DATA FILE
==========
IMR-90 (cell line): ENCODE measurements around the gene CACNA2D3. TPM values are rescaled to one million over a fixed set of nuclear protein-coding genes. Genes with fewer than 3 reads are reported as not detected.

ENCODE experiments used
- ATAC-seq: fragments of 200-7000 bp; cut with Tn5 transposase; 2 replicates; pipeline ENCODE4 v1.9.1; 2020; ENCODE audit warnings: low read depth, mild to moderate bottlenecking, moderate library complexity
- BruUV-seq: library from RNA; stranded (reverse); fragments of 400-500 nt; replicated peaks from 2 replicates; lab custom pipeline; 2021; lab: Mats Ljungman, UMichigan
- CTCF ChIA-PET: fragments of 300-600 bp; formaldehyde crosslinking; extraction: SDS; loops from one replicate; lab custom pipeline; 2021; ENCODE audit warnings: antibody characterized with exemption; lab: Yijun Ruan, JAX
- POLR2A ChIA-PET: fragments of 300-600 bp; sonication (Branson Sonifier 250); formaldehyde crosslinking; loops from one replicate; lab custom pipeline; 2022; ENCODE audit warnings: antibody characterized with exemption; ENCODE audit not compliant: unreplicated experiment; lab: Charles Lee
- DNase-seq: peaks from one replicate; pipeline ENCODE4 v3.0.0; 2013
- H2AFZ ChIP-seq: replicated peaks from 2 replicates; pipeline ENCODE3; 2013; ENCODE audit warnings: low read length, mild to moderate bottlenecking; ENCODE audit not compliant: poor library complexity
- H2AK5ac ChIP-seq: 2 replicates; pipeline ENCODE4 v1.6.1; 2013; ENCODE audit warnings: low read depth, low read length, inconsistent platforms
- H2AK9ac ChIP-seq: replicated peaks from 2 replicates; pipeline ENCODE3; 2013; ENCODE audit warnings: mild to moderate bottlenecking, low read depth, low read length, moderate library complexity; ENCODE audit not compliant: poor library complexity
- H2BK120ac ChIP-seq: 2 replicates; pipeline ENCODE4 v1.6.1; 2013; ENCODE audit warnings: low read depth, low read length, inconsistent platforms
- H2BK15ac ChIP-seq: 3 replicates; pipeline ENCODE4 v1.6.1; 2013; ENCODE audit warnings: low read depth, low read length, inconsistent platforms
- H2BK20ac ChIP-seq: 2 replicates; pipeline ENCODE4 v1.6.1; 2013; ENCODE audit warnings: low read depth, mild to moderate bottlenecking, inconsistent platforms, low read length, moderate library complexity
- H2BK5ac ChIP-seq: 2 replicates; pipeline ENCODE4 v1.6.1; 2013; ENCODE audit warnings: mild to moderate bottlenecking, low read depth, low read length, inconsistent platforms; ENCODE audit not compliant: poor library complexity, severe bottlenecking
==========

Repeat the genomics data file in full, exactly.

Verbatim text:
IMR-90 (cell line): ENCODE measurements around the gene CACNA2D3. TPM values are rescaled to one million over a fixed set of nuclear protein-coding genes. Genes with fewer than 3 reads are reported as not detected.

ENCODE experiments used
- ATAC-seq: fragments of 200-7000 bp; cut with Tn5 transposase; 2 replicates; pipeline ENCODE4 v1.9.1; 2020; ENCODE audit warnings: low read depth, mild to moderate bottlenecking, moderate library complexity
- BruUV-seq: library from RNA; stranded (reverse); fragments of 400-500 nt; replicated peaks from 2 replicates; lab custom pipeline; 2021; lab: Mats Ljungman, UMichigan
- CTCF ChIA-PET: fragments of 300-600 bp; formaldehyde crosslinking; extraction: SDS; loops from one replicate; lab custom pipeline; 2021; ENCODE audit warnings: antibody characterized with exemption; lab: Yijun Ruan, JAX
- POLR2A ChIA-PET: fragments of 300-600 bp; sonication (Branson Sonifier 250); formaldehyde crosslinking; loops from one replicate; lab custom pipeline; 2022; ENCODE audit warnings: antibody characterized with exemption; ENCODE audit not compliant: unreplicated experiment; lab: Charles Lee
- DNase-seq: peaks from one replicate; pipeline ENCODE4 v3.0.0; 2013
- H2AFZ ChIP-seq: replicated peaks from 2 replicates; pipeline ENCODE3; 2013; ENCODE audit warnings: low read length, mild to moderate bottlenecking; ENCODE audit not compliant: poor library complexity
- H2AK5ac ChIP-seq: 2 replicates; pipeline ENCODE4 v1.6.1; 2013; ENCODE audit warnings: low read depth, low read length, inconsistent platforms
- H2AK9ac ChIP-seq: replicated peaks from 2 replicates; pipeline ENCODE3; 2013; ENCODE audit warnings: mild to moderate bottlenecking, low read depth, low read length, moderate library complexity; ENCODE audit not compliant: poor library complexity
- H2BK120ac ChIP-seq: 2 replicates; pipeline ENCODE4 v1.6.1; 2013; ENCODE audit warnings: low read depth, low read length, inconsistent platforms
- H2BK15ac ChIP-seq: 3 replicates; pipeline ENCODE4 v1.6.1; 2013; ENCODE audit warnings: low read depth, low read length, inconsistent platforms
- H2BK20ac ChIP-seq: 2 replicates; pipeline ENCODE4 v1.6.1; 2013; ENCODE audit warnings: low read depth, mild to moderate bottlenecking, inconsistent platforms, low read length, moderate library complexity
- H2BK5ac ChIP-seq: 2 replicates; pipeline ENCODE4 v1.6.1; 2013; ENCODE audit warnings: mild to moderate bottlenecking, low read depth, low read length, inconsistent platforms; ENCODE audit not compliant: poor library complexity, severe bottlenecking